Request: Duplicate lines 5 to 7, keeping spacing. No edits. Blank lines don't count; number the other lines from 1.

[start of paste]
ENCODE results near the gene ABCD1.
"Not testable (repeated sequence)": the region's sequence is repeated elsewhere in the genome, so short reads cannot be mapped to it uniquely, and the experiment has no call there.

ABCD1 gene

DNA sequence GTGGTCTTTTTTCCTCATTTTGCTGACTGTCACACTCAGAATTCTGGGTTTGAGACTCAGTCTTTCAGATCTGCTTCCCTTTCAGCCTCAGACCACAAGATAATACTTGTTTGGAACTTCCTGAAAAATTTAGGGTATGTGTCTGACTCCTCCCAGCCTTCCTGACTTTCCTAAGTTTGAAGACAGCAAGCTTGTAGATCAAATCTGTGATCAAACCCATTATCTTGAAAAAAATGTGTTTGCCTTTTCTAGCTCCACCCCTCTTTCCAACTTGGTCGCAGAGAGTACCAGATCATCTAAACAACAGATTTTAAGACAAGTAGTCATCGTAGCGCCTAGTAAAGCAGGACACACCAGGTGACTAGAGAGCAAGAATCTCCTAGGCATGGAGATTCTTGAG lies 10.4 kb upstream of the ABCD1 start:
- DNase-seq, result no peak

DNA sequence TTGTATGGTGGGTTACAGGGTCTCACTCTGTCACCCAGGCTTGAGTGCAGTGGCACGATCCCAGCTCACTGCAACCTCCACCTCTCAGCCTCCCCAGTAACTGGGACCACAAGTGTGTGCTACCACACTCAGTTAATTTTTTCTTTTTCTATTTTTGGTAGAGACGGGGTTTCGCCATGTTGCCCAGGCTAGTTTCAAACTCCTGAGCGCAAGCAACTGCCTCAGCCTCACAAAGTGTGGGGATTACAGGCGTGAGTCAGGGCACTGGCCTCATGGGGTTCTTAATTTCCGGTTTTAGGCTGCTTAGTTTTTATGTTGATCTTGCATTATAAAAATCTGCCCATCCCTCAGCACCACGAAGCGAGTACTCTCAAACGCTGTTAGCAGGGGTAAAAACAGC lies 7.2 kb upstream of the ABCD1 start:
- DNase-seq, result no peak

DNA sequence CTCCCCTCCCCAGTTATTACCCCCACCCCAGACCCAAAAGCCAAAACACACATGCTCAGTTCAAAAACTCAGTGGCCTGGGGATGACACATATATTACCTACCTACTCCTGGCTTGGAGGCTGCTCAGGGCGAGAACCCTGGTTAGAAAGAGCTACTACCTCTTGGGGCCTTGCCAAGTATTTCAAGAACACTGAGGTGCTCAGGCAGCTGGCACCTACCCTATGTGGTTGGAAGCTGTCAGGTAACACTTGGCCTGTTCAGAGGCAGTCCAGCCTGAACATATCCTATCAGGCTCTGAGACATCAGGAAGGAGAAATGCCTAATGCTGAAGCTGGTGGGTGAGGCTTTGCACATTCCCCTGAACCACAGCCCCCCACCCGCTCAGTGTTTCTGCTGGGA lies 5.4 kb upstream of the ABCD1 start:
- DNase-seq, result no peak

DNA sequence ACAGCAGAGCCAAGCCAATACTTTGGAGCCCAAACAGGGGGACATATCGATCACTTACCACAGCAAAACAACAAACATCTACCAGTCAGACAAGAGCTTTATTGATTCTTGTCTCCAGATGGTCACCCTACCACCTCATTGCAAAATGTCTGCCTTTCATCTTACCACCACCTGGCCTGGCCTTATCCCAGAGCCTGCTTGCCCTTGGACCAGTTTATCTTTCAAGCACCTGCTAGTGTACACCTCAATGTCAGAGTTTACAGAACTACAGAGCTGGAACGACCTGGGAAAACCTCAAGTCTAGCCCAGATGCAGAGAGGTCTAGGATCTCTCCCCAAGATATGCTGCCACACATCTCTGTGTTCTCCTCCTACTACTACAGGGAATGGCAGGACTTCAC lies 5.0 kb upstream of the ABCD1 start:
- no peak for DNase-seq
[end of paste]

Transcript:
- DNase-seq, result no peak

DNA sequence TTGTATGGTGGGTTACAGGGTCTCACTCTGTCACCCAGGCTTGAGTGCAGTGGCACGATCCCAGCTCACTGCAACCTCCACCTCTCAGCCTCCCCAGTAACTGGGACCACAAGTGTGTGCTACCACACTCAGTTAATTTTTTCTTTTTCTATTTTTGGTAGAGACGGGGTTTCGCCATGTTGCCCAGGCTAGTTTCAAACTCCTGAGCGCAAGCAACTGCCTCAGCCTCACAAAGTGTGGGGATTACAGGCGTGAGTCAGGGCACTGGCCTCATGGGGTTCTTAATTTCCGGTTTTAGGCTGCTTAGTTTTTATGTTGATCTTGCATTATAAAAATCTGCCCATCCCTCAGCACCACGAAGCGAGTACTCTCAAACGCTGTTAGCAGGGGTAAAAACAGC lies 7.2 kb upstream of the ABCD1 start:
- DNase-seq, result no peak